I stopped buying band t-shirts at concerts a long time ago because they never fit quite right. Men’s tees are too big and the girl’s “babydoll” sized tees are always too little, even if they claim to be an extra large. I didn’t learn that lesson until I accumulated a small collection of them. I kept them for sentimental reasons, and because I thought that maybe the band would become popular and I could be one of those annoying people who say they listened to them before everyone else. I’d have the t-shirt to prove it.
That hasn’t happened, so I decided I should do something crafty with them. I thought about making a t-shirt quilt, but I didn’t have enough shirts or patience to take on such a large project.
After seeing a tutorial using embroidery hoops and fabric samples to make wall art, I decided to do the same using that bag of t-shirts in the back of my closet. If you don’t want to go the music route, you can use any shirt with an interesting logo or design, or another piece of clothing with a pattern you like.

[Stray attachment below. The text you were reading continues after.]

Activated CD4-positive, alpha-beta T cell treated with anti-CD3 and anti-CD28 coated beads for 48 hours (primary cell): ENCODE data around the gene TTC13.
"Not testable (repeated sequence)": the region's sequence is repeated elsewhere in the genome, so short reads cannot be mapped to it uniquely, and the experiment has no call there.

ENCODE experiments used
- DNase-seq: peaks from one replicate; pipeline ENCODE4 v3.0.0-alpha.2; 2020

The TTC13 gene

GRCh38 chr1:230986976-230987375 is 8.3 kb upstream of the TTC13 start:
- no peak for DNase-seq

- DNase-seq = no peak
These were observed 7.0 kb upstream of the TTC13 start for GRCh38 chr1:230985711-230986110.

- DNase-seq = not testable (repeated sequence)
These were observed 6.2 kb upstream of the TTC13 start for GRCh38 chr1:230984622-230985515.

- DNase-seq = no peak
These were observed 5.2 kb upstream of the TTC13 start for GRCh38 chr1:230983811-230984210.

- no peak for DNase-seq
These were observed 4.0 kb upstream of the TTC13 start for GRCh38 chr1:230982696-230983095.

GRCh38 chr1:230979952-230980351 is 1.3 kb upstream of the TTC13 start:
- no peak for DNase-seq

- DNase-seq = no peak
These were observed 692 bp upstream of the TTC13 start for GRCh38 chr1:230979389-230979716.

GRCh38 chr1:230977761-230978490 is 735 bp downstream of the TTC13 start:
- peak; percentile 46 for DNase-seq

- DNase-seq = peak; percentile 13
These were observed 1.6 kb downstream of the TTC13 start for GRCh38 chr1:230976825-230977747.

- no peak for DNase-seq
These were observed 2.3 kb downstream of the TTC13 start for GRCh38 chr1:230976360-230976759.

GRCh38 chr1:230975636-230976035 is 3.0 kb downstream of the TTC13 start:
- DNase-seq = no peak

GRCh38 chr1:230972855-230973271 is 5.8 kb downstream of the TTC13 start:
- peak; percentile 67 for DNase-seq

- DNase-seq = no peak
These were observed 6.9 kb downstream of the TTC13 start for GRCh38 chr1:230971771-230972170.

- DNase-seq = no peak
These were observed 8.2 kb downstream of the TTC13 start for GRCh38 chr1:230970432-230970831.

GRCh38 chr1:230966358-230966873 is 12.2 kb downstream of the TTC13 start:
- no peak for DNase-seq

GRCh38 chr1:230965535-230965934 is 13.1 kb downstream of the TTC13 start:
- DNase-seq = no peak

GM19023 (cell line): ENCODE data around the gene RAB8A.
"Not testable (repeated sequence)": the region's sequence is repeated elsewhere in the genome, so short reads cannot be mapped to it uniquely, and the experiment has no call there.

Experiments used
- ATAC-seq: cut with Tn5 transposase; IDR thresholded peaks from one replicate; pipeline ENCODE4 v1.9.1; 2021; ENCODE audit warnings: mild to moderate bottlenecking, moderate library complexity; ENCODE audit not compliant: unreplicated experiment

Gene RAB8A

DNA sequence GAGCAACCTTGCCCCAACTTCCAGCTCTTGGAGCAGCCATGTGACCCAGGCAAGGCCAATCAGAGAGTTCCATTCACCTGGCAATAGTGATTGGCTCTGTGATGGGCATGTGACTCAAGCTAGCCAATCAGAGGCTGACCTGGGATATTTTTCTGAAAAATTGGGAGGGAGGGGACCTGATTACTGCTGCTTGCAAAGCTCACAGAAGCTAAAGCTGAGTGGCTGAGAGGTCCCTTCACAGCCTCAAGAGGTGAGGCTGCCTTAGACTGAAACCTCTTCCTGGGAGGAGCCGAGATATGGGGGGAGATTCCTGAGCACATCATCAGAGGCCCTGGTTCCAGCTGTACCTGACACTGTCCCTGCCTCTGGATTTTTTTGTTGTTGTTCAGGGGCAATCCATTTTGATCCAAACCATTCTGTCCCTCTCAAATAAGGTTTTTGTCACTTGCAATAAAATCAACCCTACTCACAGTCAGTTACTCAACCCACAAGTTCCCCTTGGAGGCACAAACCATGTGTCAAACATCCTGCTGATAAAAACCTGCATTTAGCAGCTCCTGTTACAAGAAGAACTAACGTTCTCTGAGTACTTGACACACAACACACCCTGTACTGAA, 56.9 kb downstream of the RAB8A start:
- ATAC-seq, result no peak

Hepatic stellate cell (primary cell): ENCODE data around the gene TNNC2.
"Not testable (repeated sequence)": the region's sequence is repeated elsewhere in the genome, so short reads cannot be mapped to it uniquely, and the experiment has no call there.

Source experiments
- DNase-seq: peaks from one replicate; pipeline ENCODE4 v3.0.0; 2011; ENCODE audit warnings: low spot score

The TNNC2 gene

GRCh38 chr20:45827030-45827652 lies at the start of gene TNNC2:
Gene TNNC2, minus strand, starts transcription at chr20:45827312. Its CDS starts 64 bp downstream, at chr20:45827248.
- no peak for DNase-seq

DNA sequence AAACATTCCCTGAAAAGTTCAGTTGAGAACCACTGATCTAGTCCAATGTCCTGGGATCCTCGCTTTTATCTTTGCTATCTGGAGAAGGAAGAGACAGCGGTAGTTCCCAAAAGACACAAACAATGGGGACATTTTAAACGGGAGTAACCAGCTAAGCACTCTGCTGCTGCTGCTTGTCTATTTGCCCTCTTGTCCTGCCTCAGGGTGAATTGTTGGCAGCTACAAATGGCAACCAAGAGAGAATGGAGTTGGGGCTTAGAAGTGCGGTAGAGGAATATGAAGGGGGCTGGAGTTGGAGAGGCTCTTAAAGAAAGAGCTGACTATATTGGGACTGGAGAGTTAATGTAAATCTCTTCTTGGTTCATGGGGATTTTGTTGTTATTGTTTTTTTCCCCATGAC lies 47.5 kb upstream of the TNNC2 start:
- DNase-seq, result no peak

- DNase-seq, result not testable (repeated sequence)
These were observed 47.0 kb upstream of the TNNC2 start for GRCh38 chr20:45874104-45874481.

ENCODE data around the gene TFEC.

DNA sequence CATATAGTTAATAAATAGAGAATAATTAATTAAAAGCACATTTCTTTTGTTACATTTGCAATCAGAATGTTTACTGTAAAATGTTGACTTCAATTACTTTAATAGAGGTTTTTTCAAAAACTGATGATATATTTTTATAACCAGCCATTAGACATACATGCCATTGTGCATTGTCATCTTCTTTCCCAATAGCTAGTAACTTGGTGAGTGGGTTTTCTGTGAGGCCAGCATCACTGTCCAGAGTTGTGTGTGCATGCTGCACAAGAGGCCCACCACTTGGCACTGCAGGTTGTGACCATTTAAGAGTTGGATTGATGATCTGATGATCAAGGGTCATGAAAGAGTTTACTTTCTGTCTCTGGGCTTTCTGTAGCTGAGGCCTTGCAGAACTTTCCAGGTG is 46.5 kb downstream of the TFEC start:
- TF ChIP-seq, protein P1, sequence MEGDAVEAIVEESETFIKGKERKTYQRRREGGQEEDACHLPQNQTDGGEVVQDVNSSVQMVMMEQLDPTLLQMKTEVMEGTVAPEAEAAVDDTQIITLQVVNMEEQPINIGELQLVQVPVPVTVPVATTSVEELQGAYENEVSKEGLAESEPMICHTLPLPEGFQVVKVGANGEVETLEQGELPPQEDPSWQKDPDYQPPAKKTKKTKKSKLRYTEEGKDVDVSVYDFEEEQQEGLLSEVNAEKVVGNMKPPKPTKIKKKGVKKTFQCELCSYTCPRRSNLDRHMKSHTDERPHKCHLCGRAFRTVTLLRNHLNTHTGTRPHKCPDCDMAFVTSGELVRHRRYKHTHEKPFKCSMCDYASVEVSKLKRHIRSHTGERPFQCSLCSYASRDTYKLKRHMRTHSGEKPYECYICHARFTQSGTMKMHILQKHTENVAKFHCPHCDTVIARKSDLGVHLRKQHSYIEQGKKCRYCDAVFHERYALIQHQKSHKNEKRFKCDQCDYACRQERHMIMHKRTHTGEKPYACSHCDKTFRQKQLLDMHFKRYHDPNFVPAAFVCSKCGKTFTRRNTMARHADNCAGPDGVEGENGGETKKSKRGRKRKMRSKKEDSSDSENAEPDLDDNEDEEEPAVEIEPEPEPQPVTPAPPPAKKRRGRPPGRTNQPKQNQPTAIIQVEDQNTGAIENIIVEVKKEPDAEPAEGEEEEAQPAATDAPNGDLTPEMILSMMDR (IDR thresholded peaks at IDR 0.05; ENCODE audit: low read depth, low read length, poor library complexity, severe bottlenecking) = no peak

What you’ll need:
You can buy embroidery hoops in various sizes, so pick up one that will work with the size of the logo on your shirt. If you want to be extra crafty, spray paint the outer hoop to match.
Loosen the screw and take the hoop apart. Put the inner hoop inside the shirt, underneath the design, and see how it works in the space. Slide the outer hoop onto the front of the shirt, tighten the screw, and center your logo. Pull the fabric between the two hoops so that it’s snug, but not so taut that you stretch the design. Tighten the screw again, if needed. Cut off the rest of the fabric but leave an inch around the edge.
Run a line of glue around the top of the inner hoop and press down the edges of the fabric. If you’re using fabric glue, be careful not to get any on the back of the fabric because it may seep through to the front. Let it dry and it’s ready to hang.
You can create a wall showcasing your awesome taste in music by putting them alongside framed concert posters or a shadowbox of your ticket stubs.
And, if that band does become popular among the masses, you can point to your wall of music memorabilia and say you listened to them first. You’ll still have the t-shirt to prove it.